The Old Testament can be intimidating. Unpronounceable names. Long lists of places. Hundreds of laws. Sometimes confusing stories. Prophets. Priests. Kings. An angry God? In the history of the Church, some wanted to throw out the Old Testament because it didn’t seem to depict the same loving God of the Gospels and the rest of the New Testament. Do we treat the Old Testament, at least functionally, the same way? How can we understand it? Where do we even begin?
I remember in college when I began to understand for the first time the way the Bible holds together as one consistent story, from the first pages of Genesis to the last pages of Revelation, starting in a beautiful garden and ending in a garden city. The common thread of that beginning and ending is that God is there, living with and loving his people. One of the great arguments for the truth and reliability of the Bible is that the story holds together at all. Written over thousands of years in a multitude of genres (poetry, narrative, biography, prophecy, personal letters), by diverse people living in different places – yet it all holds together. My faith has been consistently strengthened by reflecting on the fact that this is impossible unless the Bible only has one ultimate author – God himself.
But if God holds it all together, then he must hold together too. We can’t avoid the God of the Old Testament and just stick with Jesus and his words to us. What the Bible says on every page, from the easiest to the hardest passages, has something to teach us about the God “with whom there is no variation or shadow due to change” (James 1:17). This is why I love Exodus. It is the story of God’s rescue of his people from slavery so that they might worship him; it is the fulfillment of the promise of his presence with them in the midst of difficult circumstances; it is a clear depiction of the path to freedom through the sacrifice of another. These themes run throughout the rest of Scripture, popping up again and again as compelling evidence that the Bible is one consistent story about one consistent hero: Jesus, who was sent to rescue a people from slavery to sin and death so that they might worship the one true God, whose life, death, and resurrection secured for all time God’s presence with his people, whose sacrifice paved the way to true gospel freedom.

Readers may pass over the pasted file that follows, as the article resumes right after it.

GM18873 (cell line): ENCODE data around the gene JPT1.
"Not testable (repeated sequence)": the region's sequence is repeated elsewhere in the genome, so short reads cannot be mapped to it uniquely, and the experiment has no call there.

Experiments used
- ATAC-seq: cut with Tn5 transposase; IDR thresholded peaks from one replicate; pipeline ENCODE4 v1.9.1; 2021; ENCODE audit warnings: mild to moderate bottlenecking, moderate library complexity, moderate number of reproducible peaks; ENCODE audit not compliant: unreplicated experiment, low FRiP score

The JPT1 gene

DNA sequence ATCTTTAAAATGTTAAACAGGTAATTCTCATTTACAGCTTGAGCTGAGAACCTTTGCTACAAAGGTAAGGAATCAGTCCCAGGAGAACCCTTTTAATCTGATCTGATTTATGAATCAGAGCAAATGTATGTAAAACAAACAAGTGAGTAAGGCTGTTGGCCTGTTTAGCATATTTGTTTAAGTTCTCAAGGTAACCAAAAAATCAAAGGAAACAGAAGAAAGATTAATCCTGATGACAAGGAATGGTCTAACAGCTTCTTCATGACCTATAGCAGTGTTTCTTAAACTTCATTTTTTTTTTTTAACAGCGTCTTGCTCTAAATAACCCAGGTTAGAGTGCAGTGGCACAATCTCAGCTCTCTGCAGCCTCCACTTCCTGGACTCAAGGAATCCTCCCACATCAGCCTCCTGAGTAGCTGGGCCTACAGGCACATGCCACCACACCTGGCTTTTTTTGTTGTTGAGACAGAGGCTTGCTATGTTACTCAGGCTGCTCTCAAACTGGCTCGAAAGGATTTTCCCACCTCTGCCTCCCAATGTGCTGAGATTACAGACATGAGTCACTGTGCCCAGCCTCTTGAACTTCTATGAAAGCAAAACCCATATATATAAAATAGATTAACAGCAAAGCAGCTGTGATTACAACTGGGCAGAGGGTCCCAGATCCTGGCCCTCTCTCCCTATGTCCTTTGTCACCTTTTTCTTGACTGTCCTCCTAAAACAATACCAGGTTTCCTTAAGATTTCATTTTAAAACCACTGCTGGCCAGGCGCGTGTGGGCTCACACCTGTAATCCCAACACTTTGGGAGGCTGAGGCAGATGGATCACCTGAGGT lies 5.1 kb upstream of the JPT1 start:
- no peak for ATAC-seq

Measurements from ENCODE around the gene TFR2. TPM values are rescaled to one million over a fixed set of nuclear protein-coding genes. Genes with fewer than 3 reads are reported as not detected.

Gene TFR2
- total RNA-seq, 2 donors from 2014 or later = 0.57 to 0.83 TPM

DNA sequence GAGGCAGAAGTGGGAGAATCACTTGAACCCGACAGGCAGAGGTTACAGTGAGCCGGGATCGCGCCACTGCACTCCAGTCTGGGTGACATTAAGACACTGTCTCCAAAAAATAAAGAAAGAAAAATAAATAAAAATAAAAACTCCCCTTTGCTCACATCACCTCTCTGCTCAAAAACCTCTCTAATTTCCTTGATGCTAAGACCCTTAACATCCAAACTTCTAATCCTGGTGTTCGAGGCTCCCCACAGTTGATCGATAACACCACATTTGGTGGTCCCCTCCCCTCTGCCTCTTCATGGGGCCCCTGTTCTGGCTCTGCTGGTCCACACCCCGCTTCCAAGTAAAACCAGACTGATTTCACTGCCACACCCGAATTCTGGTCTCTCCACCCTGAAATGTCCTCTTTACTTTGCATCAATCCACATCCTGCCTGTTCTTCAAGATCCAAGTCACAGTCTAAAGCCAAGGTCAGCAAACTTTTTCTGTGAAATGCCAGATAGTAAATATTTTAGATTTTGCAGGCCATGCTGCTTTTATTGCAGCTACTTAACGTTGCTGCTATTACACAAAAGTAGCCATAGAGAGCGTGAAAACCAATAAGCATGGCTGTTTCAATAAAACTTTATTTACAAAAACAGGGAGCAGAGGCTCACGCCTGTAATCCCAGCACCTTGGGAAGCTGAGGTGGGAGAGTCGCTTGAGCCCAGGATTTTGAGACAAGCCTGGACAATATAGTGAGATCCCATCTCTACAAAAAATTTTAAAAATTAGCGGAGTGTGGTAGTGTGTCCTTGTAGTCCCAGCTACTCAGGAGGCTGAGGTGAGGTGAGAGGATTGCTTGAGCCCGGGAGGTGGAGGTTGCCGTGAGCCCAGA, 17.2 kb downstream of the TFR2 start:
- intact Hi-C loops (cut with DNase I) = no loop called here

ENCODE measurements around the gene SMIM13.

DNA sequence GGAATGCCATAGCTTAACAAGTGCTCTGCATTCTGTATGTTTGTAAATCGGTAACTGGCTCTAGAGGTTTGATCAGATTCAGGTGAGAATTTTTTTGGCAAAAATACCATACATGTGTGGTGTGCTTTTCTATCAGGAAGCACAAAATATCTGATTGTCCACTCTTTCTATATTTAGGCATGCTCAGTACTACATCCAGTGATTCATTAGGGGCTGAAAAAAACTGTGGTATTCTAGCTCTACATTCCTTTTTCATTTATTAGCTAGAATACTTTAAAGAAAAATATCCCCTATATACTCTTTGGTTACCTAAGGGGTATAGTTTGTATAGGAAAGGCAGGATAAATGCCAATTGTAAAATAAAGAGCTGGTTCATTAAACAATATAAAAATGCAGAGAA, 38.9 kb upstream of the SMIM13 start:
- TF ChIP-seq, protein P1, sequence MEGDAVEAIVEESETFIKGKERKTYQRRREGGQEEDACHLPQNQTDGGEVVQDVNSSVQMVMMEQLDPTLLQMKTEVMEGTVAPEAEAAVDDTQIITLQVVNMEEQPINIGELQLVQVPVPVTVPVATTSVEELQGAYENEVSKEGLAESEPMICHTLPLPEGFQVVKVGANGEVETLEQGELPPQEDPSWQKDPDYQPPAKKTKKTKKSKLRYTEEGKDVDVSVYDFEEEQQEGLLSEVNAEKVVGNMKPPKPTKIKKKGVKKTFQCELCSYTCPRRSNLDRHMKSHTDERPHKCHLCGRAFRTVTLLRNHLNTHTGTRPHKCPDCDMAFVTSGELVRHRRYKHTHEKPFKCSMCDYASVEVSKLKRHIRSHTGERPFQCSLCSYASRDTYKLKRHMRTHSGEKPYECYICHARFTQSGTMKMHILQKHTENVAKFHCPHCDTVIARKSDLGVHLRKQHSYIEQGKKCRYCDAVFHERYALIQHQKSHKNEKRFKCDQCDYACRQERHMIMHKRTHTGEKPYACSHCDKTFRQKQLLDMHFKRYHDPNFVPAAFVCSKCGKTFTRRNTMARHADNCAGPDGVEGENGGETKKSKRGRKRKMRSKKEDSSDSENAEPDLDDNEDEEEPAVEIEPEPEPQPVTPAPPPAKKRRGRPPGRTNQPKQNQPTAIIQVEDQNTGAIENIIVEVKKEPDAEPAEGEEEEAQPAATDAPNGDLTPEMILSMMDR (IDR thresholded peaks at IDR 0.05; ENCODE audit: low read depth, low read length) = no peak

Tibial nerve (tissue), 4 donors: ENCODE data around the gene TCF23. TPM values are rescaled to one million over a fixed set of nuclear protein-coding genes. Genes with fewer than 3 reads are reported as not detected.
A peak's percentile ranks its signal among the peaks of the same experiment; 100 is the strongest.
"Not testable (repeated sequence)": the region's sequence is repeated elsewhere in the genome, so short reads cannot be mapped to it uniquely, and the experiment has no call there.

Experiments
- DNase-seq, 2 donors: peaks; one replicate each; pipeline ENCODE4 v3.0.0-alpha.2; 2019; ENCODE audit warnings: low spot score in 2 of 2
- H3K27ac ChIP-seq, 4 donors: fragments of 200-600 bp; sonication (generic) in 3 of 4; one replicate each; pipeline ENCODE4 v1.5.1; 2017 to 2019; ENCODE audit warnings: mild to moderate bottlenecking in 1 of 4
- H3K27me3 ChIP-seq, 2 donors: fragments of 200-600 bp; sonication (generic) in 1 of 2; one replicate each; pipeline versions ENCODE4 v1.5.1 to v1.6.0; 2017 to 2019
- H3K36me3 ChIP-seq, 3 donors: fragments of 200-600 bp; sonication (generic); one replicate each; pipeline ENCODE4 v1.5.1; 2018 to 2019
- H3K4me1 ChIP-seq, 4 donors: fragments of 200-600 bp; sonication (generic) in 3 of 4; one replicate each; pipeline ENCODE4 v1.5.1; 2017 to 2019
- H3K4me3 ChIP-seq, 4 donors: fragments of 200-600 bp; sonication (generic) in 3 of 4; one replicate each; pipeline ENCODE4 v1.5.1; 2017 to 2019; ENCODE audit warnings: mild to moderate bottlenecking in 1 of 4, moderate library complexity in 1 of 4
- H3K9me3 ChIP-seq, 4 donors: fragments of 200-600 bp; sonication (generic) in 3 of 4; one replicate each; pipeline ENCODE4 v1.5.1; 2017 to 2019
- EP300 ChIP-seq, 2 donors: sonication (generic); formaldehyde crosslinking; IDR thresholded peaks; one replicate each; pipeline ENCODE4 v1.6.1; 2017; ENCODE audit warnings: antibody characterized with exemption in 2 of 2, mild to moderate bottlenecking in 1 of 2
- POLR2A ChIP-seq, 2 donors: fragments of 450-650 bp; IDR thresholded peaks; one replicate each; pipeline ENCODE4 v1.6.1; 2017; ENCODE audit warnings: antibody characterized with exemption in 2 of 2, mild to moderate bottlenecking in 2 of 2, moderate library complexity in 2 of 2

I recently led a small group for students at Duke about the storyline of the Bible, and they noted that it took us weeks to even get out of the Book of Exodus. In studying Exodus, we have an opportunity to spend weeks in the rich, beautiful themes of that book so that we might more fully understand this grand story and its author: “The Lord, the Lord, a God merciful and gracious, slow to anger, and abounding in steadfast love and faithfulness” (Exodus 34:6). May we, as we study this great part of God’s word, grow to more deeply trust our Savior, who is the same on every page of Scripture and “the same yesterday today and forever” (Hebrews 13:8).